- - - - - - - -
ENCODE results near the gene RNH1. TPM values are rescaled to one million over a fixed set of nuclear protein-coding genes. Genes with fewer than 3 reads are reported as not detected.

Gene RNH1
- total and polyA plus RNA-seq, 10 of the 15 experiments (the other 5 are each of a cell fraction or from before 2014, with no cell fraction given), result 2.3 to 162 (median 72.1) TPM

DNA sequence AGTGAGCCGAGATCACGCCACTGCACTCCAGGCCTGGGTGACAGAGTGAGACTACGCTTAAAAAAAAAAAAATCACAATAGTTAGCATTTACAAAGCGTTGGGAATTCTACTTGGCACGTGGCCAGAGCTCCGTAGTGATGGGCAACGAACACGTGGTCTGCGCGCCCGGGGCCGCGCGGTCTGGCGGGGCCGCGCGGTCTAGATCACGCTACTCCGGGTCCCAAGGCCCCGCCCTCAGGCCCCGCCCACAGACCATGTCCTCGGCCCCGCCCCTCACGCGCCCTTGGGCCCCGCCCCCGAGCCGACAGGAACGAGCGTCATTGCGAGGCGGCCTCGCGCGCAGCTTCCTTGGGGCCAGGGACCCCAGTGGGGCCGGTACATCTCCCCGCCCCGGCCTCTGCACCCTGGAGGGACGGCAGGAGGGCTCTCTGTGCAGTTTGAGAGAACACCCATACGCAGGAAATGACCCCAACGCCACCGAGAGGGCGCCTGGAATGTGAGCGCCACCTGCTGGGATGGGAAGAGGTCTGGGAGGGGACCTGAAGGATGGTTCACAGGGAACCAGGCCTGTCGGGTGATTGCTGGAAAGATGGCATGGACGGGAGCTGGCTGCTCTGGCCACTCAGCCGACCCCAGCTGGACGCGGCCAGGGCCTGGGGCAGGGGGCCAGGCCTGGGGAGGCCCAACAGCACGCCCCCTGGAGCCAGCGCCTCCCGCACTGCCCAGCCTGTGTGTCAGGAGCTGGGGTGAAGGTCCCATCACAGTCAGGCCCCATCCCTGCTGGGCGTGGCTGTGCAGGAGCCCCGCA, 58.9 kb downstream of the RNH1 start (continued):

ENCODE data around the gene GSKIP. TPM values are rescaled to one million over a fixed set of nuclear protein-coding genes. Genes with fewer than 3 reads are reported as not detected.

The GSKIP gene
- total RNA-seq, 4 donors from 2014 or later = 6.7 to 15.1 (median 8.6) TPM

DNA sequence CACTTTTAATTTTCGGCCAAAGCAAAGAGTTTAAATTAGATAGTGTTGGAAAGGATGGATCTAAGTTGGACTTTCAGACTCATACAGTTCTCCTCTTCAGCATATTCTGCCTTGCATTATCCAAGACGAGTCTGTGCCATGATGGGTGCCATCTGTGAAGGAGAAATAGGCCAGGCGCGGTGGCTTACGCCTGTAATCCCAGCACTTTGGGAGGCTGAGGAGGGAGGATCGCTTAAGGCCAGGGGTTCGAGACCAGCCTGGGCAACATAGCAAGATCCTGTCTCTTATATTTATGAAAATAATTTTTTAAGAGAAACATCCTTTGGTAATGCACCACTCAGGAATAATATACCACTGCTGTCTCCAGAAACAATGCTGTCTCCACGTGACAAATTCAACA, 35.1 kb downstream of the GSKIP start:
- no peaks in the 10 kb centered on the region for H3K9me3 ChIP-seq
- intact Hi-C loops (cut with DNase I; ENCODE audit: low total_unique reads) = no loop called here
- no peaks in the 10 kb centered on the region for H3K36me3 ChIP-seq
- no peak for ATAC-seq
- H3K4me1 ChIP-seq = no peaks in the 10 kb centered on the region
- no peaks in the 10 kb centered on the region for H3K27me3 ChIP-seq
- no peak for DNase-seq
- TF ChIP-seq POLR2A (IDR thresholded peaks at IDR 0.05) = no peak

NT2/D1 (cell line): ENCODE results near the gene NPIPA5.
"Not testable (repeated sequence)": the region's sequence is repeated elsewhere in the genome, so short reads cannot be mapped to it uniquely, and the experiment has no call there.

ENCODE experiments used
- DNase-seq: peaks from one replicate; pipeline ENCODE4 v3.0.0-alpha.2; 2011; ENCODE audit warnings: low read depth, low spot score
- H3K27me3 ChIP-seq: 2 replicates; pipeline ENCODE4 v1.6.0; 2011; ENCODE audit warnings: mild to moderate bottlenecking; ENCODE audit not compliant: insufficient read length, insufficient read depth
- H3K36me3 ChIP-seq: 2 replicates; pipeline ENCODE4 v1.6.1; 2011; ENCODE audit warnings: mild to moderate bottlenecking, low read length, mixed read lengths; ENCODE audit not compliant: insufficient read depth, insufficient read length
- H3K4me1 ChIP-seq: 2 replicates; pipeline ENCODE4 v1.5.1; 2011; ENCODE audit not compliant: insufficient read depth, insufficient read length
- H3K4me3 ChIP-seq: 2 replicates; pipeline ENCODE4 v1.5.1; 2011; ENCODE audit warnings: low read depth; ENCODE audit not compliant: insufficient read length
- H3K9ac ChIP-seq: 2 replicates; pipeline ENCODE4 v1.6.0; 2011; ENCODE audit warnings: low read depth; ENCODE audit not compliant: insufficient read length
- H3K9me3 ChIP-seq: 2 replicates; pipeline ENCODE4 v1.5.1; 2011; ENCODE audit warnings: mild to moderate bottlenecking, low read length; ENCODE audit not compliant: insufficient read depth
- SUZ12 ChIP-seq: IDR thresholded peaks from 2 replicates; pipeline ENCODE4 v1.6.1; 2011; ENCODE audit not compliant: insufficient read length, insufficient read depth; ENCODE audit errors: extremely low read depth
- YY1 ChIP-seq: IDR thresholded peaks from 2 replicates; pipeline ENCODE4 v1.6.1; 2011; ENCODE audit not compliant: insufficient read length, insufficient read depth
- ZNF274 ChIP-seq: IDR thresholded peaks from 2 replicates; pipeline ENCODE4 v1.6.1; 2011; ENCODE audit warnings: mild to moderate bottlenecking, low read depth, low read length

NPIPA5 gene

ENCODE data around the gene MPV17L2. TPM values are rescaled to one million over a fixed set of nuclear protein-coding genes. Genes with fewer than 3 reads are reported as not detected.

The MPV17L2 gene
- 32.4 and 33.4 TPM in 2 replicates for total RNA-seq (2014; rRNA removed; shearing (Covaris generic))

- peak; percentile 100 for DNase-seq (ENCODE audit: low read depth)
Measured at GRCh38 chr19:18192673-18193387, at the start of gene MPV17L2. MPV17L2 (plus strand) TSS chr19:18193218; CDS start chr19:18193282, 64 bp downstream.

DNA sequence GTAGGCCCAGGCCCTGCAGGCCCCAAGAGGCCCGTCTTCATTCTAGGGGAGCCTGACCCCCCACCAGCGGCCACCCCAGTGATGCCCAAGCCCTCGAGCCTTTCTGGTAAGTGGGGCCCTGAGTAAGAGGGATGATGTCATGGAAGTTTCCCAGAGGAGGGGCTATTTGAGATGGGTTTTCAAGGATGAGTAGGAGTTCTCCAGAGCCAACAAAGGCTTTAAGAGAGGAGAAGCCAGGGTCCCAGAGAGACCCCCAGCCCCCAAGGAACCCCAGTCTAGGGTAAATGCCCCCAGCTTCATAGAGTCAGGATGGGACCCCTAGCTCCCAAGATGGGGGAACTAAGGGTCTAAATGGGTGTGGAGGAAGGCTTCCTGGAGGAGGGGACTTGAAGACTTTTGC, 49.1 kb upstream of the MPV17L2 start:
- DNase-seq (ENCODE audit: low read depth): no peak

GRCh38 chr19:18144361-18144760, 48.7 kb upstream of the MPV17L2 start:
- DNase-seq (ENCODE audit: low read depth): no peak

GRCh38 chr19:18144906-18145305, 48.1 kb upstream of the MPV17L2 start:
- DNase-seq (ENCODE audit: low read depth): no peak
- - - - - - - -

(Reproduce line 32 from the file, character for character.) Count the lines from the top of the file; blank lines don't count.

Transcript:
The MPV17L2 gene